A few weeks back I lined up for the Battle Of The Bear endurance XC MTB race in Morrison, Colorado. I was using the race as a way to get 3-4 difficult hours of training in for the leadup to Dirty Kanza, not so much with any specific race goals in sight. Bear Creek State Park is a flast, flowy, and often smooth XC race so I thought it would be a perfect opportunity to try something new on Traildonkey 2.0.
Some rides haunt you. You see a peak or a road out of the corner of your eye and you know that you must go and find where it goes. Until you do there will be no rest and yet when you decide to go there is also no rest. Fear creeps in, and doubt. Is it do-able? Can you do it? These are the scary rides with unknown outcomes. Yet these are the rides we most love.
At Rodeo failure IS an option. It’s OK to turn around and go home if necessary. But if you manage to press on and push through you accomplish something special. Something outside of the measurements of distance, power, calories, and altitude gained.
It has been three months since we rallied at Stoney Pass. Despite being one of those all time days not much has been written about it. Documenting our adventures is at the core of what we do around here, but documenting takes time. Time is always against us as cyclists. Time is in short supply. We all have real lives. We all have work, friends, families, significant others, other passions, and the like.
I’ve been putting in some great miles on the Traildonkey 2.0 prototype so far this year. I’ve only done three actual rides but they have all been big and up high. Treating the Donkey like a road bike is a good series of tests. Does it feel stable, stiff, and planted on climbs and descents? Yes, yes it does.
It isn’t a race road bike, but it has done really well on tarmac, gravel, ice, and snow alike.
Bonus: When road racing season arrives I’ll probably be that much stronger from pushing around a bike that has a few more pounds on it than the average road racing thoroughbred. When I race a lighter bike it’ll feel like lightning.
Yesterday was sketchy. Not “this is fun!” sketchy, more like shaking-when-I-got home sketchy. There was something unusual about the snow that fell in Denver this week. I think the combination of quantity and the consistently frigid temperatures combined to make it more treacherous than I’ve ever seen. It was extremely dry snow but simultaneously as slick as snot. After a hand full tense slides and maneuvers of I probably should have turned around at mile 10 and cut my losses, but the allure of Cherry Creek State Park when it is covered in a layer of white perfection baited me on.
Cowboy Cross at the Western Stockyard Complex. The smiles won’t soon fade.
In my opinion it is the best CX race and best atmosphere of any race in the Front Range. The labyrinth course in, through, under, and around the stockyards is SO. MUCH. FUN.
It is a funny and rare thing when everything converges. This year cyclocross season started a bit early with a season opener at Oskar Blues farm in Longmont. We’ve been a little bit quicker on our toes than last year so we already had our kits in-hand a few days before race day. On a lark I decided that I wanted to race the prototype Traildonkey as well. I’ve actually had this bike in storage since April because as a very early prototype it had a lot of imperfections in the design (which we’ve since revised and refined). I’ve been riding the Flaanimal prototype a lot lately and while I do love the bike and the feel of steel I wanted to go back and get re-antiquated with our first bike project, the one born at almost exactly the same time the team was in January 2014.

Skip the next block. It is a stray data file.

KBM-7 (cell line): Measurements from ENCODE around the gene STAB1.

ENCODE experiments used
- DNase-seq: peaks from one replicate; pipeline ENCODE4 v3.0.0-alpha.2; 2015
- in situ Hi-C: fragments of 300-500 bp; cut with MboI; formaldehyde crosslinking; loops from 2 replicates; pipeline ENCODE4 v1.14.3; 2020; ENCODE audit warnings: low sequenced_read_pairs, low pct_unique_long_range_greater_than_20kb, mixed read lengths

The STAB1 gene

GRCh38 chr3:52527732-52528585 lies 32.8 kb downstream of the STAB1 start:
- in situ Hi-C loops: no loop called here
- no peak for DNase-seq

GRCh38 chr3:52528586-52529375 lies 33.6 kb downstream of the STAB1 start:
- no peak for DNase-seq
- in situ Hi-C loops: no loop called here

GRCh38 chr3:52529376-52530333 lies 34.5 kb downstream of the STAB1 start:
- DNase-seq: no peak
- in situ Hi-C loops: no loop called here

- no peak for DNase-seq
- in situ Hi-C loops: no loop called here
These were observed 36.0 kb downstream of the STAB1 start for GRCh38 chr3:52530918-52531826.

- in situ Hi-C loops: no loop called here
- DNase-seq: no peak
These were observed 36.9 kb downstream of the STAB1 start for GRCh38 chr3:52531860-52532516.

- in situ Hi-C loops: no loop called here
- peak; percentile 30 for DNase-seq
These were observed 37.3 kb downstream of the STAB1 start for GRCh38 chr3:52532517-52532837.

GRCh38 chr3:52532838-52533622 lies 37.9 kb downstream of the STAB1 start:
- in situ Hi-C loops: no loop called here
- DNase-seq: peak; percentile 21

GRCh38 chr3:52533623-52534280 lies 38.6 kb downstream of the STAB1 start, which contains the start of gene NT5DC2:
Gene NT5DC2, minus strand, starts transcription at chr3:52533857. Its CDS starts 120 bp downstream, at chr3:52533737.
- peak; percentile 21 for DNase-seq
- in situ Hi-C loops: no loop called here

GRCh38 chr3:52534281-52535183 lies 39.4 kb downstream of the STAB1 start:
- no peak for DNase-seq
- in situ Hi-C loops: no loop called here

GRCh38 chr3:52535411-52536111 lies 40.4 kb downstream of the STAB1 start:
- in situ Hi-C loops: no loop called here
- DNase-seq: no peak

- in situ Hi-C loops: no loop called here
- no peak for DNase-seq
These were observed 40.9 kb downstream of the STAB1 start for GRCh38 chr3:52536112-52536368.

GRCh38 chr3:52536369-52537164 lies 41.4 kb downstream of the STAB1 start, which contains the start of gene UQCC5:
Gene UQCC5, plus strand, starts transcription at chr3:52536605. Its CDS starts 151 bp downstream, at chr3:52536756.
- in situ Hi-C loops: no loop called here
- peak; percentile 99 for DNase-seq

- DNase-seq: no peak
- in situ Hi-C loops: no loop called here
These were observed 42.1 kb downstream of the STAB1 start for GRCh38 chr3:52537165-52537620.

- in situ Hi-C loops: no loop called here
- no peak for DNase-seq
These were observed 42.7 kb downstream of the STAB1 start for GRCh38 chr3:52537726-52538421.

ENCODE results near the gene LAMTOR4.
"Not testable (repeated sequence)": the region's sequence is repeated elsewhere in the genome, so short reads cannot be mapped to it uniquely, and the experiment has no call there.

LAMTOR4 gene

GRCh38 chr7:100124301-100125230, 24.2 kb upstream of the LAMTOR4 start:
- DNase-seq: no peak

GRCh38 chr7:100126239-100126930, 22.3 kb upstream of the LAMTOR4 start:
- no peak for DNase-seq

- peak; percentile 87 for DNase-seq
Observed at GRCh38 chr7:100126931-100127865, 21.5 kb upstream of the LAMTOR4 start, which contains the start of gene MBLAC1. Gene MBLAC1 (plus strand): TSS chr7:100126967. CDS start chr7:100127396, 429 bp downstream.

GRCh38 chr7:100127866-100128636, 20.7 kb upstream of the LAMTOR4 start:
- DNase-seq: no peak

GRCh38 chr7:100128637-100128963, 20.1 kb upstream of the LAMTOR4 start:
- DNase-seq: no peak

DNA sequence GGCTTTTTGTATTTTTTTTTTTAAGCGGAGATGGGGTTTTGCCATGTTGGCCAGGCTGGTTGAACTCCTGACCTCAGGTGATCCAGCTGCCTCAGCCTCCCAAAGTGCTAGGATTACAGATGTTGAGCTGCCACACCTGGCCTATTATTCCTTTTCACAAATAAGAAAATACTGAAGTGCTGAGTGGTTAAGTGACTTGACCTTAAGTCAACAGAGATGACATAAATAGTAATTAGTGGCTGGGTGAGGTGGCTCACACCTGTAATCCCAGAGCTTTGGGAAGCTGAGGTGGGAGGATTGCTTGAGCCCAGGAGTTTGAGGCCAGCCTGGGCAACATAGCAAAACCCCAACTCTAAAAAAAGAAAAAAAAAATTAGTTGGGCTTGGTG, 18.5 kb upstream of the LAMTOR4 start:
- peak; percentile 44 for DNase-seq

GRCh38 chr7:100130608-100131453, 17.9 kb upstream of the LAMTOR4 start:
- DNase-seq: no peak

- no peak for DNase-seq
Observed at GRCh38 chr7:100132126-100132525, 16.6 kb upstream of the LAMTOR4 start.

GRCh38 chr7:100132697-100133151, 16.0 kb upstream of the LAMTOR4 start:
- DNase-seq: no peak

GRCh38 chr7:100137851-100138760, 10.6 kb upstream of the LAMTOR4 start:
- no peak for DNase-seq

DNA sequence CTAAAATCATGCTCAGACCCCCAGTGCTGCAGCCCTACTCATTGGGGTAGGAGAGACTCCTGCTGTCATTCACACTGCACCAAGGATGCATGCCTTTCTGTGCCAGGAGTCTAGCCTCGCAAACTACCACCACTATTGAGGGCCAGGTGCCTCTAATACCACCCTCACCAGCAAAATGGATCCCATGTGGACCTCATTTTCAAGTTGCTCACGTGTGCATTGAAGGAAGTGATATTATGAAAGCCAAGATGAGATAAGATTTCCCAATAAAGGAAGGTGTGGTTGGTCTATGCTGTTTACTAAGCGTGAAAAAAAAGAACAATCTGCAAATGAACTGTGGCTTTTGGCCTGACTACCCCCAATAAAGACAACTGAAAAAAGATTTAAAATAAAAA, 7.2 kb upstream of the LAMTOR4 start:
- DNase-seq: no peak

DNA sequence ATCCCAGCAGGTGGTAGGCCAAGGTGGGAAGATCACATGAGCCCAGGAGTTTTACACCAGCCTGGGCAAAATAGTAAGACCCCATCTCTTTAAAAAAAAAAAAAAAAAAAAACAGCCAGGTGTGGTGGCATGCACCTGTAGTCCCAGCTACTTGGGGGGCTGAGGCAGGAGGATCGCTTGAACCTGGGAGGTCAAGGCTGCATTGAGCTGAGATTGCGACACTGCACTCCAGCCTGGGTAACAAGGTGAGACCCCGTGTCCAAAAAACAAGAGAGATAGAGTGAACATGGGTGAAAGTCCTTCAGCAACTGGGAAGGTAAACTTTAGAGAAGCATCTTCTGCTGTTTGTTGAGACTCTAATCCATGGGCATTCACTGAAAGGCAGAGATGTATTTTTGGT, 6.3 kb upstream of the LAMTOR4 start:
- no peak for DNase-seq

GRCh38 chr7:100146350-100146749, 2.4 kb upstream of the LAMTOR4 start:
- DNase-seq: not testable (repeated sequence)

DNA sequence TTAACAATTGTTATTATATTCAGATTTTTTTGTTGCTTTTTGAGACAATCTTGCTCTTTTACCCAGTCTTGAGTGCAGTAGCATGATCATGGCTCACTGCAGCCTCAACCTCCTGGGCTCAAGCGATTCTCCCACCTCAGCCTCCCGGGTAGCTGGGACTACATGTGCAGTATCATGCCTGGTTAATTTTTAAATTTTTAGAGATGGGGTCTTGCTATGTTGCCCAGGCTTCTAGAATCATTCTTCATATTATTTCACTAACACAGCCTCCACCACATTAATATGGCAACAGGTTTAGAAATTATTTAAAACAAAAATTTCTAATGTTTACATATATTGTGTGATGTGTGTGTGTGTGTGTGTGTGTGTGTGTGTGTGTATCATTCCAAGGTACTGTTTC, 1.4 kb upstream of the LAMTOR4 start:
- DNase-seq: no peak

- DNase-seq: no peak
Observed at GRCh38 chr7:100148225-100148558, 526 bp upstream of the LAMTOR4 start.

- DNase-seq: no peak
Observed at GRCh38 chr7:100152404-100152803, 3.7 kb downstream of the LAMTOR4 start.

Rampart Rally was one of the most difficult, most incredible rides we’ve ever done. Patrick, Chris, Peder, Jacob, Tim, Michael, myself. All the usuals were there, the guys who show up time and again for the biggest things that we do as a team. It strikes me that, when boiled down, this is the group that casts the mold for Rodeo. Not everyone will ride bikes the way we do or do the things we do and that is okay, but at the end of the day when it comes to telling the story of who we are as a team, you couldn’t ask for a better crew.
Rampart Rally covered 80-100 miles each of the two days, but through conditions that we ourselves would admit were often over the top. We were each equipped with bikes that had fairly skinny, fairly slick tires, but that is where the similarities ended. Steel, carbon, road, MTB, CX, everything was represented. We aren’t biased towards Traildonkeys and Flaanimals, we love each of the bikes that showed up to tackle the course. At the end of the day on a ride like this, just showing up and pedaling until you arrive at your destination is the most important requirement. Everything else is gravy.
I couldn’t be more happy to call these men team mates. It is an honor to call them friends as well.
We took a different type of route on Sunday morning. We just weren’t feeling the normal ruts we sometimes ride in. A figure 8 course way up high gave us about 10 miles of gravel, 10 miles of pavement, and 10 miles of singletrack. This is my favorite type of riding. It feels less like routine and more like adventure.
It was an excellent weekend of camping, trail riding, unicorn hunting, and s’more roasting in Buffalo Creek, Colorado.